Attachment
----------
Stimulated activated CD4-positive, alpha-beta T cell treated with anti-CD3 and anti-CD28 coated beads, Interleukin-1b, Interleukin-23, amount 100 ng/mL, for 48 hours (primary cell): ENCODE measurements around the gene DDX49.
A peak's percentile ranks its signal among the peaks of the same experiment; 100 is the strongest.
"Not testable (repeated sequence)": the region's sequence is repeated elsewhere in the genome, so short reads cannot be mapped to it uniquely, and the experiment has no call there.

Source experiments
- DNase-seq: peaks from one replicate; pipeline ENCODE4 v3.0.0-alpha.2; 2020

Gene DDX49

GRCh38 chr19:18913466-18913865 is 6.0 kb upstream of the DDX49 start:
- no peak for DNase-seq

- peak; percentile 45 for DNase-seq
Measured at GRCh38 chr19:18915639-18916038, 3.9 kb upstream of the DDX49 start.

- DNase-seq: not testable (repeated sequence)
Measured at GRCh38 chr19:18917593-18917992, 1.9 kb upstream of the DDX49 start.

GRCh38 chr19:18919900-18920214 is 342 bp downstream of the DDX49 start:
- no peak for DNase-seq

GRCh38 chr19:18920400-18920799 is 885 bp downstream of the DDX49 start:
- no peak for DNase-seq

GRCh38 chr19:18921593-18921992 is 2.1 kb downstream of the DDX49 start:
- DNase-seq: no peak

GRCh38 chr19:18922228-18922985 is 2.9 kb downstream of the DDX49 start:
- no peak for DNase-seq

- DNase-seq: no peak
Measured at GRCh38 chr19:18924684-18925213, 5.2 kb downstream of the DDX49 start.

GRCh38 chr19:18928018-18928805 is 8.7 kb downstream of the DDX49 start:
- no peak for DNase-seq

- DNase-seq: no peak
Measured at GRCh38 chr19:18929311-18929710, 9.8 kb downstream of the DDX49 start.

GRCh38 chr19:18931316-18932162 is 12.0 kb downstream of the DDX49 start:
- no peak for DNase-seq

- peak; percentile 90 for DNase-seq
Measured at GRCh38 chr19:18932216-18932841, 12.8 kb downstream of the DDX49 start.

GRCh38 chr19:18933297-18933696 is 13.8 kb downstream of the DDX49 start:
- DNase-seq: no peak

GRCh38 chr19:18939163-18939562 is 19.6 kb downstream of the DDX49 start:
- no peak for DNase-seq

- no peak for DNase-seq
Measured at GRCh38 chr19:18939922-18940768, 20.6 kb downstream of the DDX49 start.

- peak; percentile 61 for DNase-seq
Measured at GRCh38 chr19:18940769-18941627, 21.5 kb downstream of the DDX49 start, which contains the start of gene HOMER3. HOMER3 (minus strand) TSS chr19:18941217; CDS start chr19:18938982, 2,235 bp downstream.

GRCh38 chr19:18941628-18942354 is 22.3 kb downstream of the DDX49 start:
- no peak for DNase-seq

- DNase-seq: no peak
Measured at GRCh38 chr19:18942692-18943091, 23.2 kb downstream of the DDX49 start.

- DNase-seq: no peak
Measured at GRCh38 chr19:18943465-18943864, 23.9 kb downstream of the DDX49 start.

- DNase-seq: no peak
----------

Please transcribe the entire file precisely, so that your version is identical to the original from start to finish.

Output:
Stimulated activated CD4-positive, alpha-beta T cell treated with anti-CD3 and anti-CD28 coated beads, Interleukin-1b, Interleukin-23, amount 100 ng/mL, for 48 hours (primary cell): ENCODE measurements around the gene DDX49.
A peak's percentile ranks its signal among the peaks of the same experiment; 100 is the strongest.
"Not testable (repeated sequence)": the region's sequence is repeated elsewhere in the genome, so short reads cannot be mapped to it uniquely, and the experiment has no call there.

Source experiments
- DNase-seq: peaks from one replicate; pipeline ENCODE4 v3.0.0-alpha.2; 2020

Gene DDX49

GRCh38 chr19:18913466-18913865 is 6.0 kb upstream of the DDX49 start:
- no peak for DNase-seq

- peak; percentile 45 for DNase-seq
Measured at GRCh38 chr19:18915639-18916038, 3.9 kb upstream of the DDX49 start.

- DNase-seq: not testable (repeated sequence)
Measured at GRCh38 chr19:18917593-18917992, 1.9 kb upstream of the DDX49 start.

GRCh38 chr19:18919900-18920214 is 342 bp downstream of the DDX49 start:
- no peak for DNase-seq

GRCh38 chr19:18920400-18920799 is 885 bp downstream of the DDX49 start:
- no peak for DNase-seq

GRCh38 chr19:18921593-18921992 is 2.1 kb downstream of the DDX49 start:
- DNase-seq: no peak

GRCh38 chr19:18922228-18922985 is 2.9 kb downstream of the DDX49 start:
- no peak for DNase-seq

- DNase-seq: no peak
Measured at GRCh38 chr19:18924684-18925213, 5.2 kb downstream of the DDX49 start.

GRCh38 chr19:18928018-18928805 is 8.7 kb downstream of the DDX49 start:
- no peak for DNase-seq

- DNase-seq: no peak
Measured at GRCh38 chr19:18929311-18929710, 9.8 kb downstream of the DDX49 start.

GRCh38 chr19:18931316-18932162 is 12.0 kb downstream of the DDX49 start:
- no peak for DNase-seq

- peak; percentile 90 for DNase-seq
Measured at GRCh38 chr19:18932216-18932841, 12.8 kb downstream of the DDX49 start.

GRCh38 chr19:18933297-18933696 is 13.8 kb downstream of the DDX49 start:
- DNase-seq: no peak

GRCh38 chr19:18939163-18939562 is 19.6 kb downstream of the DDX49 start:
- no peak for DNase-seq

- no peak for DNase-seq
Measured at GRCh38 chr19:18939922-18940768, 20.6 kb downstream of the DDX49 start.

- peak; percentile 61 for DNase-seq
Measured at GRCh38 chr19:18940769-18941627, 21.5 kb downstream of the DDX49 start, which contains the start of gene HOMER3. HOMER3 (minus strand) TSS chr19:18941217; CDS start chr19:18938982, 2,235 bp downstream.

GRCh38 chr19:18941628-18942354 is 22.3 kb downstream of the DDX49 start:
- no peak for DNase-seq

- DNase-seq: no peak
Measured at GRCh38 chr19:18942692-18943091, 23.2 kb downstream of the DDX49 start.

- DNase-seq: no peak
Measured at GRCh38 chr19:18943465-18943864, 23.9 kb downstream of the DDX49 start.

- DNase-seq: no peak